The differences in prices and qualities of imported raw materials and technologies along with inadequate supply makes investment challenges in the manufacturing sector all the more complicated. It all looks daunting when seen along with the poor human resource base of the local market, the unfortunate negotiation power of individual investors in the international market, and the rampant information asymmetry prevalent in the global market place for imported raw materials and technology.

The immediate consequences of these challenges in the industry is low local investment, low productivity, weak international competitiveness, weak technology transfer, low capacity utilisation, high investment and production costs,  and slow progress in the industrialization.

True, Ethiopia has a long tradition of generating its own indigenous solutions for various problems it faced in its history. The recent case in point is the Ethiopian Commodity Exchange (ECX), indigenous to Ethiopia in its forms and purposes, aimed to transform the agricultural marketing systems of the country and to facilitate the economic growth of the country.  The astonishing growth and achievements of the ECX over the last five years of its performance has received wide global recognitions.

These types of institutional innovations should be encouraged to continue in the future so that the country could quickly depart from its inefficient past and move to a new and dynamic institutional arrangements that are more efficient, effective, sustainable, transparent and impactful.

By way of learning from ECX, I believe that an institutional solution could solve the persistent challenges facing the Ethiopian manufacturing sector, which is envisioned to play a critical role in the country’s economy, now growing at the fastest rate ever to hit middle income level in 2020. Cognisant of the many challenges the sector bears, what is most needed is an institutional marketing arrangement that will transform the manufacturing sector to a highest level of performance by addressing such the challenges in an efficient and cost-effective way.

The solution could be dubbed an Incorporated Intermediary Import Service Solution (IIISS). It involves effective intermediation of imports through integrated identification of suppliers, bulk purchase, effective price negotiation, swift transaction management and enhanced revenue and customs services.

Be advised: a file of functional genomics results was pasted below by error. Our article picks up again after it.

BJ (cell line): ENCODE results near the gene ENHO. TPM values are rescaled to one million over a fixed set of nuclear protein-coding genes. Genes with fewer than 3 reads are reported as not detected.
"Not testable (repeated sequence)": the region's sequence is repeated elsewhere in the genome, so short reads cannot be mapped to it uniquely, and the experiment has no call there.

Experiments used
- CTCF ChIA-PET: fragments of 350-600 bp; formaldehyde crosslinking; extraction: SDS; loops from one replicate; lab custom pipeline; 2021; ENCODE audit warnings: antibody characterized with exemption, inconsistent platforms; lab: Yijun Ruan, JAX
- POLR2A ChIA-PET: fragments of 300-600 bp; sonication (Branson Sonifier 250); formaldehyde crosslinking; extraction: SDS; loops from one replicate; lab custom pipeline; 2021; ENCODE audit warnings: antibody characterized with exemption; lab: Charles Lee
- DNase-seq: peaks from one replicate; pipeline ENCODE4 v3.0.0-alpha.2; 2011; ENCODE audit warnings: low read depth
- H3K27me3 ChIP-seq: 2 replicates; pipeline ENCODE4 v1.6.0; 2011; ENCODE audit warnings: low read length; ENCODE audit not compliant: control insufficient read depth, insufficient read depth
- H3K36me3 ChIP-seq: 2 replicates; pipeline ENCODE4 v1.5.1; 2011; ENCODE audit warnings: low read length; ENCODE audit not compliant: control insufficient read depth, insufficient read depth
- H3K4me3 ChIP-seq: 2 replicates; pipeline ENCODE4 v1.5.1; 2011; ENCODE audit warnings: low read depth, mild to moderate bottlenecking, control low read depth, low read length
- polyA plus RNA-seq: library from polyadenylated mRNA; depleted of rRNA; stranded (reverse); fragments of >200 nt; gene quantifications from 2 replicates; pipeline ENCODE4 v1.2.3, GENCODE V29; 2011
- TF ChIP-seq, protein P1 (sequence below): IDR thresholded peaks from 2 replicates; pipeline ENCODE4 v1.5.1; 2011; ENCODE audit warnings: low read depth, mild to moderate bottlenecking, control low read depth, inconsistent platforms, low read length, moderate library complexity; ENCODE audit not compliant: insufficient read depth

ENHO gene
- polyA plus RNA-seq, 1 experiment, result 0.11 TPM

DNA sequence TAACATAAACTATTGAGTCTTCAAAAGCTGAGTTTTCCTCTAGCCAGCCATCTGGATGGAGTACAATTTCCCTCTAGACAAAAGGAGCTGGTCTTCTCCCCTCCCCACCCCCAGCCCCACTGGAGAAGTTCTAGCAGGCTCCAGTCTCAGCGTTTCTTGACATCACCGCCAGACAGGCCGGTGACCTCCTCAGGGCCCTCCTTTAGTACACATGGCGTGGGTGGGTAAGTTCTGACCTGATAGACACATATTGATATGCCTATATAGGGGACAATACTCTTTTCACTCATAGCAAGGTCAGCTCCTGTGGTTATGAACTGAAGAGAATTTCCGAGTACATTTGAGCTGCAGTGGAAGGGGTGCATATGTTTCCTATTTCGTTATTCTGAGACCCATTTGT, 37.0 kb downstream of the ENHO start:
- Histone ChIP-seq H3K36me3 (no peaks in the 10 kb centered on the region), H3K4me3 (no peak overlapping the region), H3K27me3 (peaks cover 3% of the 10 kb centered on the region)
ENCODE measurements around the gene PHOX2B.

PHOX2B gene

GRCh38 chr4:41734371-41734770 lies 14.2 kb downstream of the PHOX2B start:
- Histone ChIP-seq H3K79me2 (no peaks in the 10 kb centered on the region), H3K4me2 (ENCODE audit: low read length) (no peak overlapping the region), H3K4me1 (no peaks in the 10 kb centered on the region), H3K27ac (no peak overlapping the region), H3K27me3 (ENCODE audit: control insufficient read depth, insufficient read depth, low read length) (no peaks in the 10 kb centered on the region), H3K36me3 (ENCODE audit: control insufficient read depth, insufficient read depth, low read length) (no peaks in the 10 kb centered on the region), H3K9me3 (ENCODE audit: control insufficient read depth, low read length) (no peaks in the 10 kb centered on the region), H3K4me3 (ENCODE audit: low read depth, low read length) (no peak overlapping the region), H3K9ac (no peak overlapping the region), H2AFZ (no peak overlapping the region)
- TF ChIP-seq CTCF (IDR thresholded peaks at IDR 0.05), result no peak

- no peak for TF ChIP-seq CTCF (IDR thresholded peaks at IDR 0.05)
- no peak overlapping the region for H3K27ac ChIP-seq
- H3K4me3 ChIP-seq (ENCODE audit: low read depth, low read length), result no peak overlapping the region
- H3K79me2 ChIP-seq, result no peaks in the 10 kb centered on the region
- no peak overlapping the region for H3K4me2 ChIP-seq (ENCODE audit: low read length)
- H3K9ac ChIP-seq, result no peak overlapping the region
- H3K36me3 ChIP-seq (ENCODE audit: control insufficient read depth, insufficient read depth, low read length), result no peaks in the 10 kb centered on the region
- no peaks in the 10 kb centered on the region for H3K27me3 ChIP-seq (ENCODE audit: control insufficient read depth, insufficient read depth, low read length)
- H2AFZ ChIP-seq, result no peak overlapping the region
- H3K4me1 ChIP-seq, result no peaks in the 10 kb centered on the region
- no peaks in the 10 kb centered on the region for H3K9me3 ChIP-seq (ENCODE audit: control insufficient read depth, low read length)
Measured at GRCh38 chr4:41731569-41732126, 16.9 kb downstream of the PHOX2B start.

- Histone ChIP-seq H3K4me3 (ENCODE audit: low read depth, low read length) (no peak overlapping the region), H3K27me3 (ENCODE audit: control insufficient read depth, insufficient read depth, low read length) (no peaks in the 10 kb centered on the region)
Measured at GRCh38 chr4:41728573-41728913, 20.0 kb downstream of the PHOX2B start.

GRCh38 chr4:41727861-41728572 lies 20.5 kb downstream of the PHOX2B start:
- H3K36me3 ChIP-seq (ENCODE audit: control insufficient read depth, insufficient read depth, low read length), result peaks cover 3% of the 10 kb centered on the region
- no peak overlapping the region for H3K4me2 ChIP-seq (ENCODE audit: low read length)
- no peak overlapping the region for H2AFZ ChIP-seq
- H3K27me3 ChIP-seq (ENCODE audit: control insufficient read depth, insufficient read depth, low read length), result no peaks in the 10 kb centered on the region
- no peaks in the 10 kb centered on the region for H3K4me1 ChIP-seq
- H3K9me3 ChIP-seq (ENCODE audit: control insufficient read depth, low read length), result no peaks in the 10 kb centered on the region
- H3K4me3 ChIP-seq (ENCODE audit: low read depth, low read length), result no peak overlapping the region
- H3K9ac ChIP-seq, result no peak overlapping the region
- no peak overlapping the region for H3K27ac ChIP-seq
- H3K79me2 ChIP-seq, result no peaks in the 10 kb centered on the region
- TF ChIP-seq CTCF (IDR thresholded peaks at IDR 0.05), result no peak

The solution could create economic efficiency by addressing information and technical constraints of investors, on the imported raw materials and technology, and sustain the availability of the same with fair prices and best quality. It could ensure the collective bargaining powers of the industry on prices and qualities, save foreign currency by making the international procurement process more competitive and transparent, and increase the confidence of investors to prefer investing more in productive sector such as manufacturing etc.

Certainly, the solution could also have a wider positive impact on other functions of the economic system, such as logistics and transport, financial services, customs and revenue.

Surely, the feasibility of the solution will be based on two key verifiable indictors; the challenge of finding industrial raw materials and technology supplies at competitive price with best quality and the heavy reliance of the Ethiopian manufacturing sector on it.

Even then, the solution is practically simple but expected to have a profound impact on the sector and the wider economy if it is institutionalised. After all, experiences in different countries rightly show that integration is the best way to solve systemic problems in the manufacturing sector.

By Belayneh Begajo
He is an economist and managing director of BizInfo Consultancy.